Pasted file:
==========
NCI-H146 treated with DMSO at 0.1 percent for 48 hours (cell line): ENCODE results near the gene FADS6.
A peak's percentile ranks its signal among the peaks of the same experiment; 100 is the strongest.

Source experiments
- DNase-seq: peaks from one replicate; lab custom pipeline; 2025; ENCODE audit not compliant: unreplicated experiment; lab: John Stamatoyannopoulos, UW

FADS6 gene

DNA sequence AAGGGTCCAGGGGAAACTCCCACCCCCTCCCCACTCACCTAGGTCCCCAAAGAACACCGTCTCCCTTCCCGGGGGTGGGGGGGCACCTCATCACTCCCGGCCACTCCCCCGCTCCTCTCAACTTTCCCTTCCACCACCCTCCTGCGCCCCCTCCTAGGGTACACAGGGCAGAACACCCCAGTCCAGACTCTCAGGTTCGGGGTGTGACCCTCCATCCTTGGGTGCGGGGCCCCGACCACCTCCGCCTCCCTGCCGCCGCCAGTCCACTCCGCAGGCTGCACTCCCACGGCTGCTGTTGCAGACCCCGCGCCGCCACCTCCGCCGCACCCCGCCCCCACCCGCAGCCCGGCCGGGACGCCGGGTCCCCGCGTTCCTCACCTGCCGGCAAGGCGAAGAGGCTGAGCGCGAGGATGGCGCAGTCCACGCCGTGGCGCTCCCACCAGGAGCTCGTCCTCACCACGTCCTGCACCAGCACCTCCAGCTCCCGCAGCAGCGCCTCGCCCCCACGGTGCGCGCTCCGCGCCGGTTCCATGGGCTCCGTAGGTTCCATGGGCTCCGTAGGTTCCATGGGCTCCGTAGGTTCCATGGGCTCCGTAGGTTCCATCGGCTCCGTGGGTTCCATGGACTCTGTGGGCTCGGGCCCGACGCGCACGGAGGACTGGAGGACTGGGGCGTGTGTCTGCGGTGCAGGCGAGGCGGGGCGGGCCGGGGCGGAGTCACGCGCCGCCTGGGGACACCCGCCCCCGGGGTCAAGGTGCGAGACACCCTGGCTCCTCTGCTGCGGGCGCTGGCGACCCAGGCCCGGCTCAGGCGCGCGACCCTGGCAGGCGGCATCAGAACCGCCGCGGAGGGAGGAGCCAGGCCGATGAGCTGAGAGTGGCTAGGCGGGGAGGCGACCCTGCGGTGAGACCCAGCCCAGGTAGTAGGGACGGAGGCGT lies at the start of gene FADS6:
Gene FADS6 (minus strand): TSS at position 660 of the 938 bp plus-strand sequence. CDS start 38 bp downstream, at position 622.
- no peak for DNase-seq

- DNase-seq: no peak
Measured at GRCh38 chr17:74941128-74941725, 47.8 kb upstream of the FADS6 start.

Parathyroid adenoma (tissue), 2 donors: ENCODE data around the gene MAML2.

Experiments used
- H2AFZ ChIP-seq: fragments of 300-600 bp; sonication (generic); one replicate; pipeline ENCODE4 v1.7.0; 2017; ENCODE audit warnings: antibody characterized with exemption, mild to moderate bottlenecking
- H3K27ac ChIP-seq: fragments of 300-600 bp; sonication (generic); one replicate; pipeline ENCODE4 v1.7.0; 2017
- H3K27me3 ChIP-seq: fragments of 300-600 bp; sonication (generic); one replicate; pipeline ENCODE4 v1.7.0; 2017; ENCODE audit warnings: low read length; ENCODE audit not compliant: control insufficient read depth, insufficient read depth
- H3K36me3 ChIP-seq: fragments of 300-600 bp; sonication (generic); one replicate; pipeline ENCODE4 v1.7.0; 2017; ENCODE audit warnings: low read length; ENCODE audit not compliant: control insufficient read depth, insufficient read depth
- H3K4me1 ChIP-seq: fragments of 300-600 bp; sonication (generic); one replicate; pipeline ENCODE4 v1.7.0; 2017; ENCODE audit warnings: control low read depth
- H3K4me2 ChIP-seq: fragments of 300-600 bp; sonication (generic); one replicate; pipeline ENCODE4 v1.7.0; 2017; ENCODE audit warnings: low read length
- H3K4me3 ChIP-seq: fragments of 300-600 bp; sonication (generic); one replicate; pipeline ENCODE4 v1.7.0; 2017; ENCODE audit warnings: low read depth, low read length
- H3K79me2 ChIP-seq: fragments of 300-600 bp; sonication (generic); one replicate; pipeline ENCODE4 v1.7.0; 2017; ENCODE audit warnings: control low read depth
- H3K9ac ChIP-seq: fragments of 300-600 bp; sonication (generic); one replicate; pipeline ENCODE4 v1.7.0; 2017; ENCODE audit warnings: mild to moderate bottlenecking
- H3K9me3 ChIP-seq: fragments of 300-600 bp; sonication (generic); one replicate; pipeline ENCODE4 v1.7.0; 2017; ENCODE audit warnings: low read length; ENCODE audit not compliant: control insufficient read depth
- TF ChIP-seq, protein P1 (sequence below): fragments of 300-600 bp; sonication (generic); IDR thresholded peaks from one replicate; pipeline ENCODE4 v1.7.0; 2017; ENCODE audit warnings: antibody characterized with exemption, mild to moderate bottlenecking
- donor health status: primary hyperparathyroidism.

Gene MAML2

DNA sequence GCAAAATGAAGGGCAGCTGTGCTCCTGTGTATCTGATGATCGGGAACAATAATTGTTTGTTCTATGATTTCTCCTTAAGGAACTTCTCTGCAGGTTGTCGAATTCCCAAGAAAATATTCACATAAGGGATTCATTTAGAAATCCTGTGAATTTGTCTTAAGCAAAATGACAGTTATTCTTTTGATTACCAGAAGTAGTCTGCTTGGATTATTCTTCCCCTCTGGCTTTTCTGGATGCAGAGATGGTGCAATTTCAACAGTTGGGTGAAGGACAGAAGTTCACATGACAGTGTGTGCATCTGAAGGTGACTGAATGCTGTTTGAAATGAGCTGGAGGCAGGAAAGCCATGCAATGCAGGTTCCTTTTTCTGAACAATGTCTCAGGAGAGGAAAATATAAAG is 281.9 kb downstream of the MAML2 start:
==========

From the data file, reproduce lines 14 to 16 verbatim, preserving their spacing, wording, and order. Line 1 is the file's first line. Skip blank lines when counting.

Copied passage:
- H3K27ac ChIP-seq: fragments of 300-600 bp; sonication (generic); one replicate; pipeline ENCODE4 v1.7.0; 2017
- H3K27me3 ChIP-seq: fragments of 300-600 bp; sonication (generic); one replicate; pipeline ENCODE4 v1.7.0; 2017; ENCODE audit warnings: low read length; ENCODE audit not compliant: control insufficient read depth, insufficient read depth
- H3K36me3 ChIP-seq: fragments of 300-600 bp; sonication (generic); one replicate; pipeline ENCODE4 v1.7.0; 2017; ENCODE audit warnings: low read length; ENCODE audit not compliant: control insufficient read depth, insufficient read depth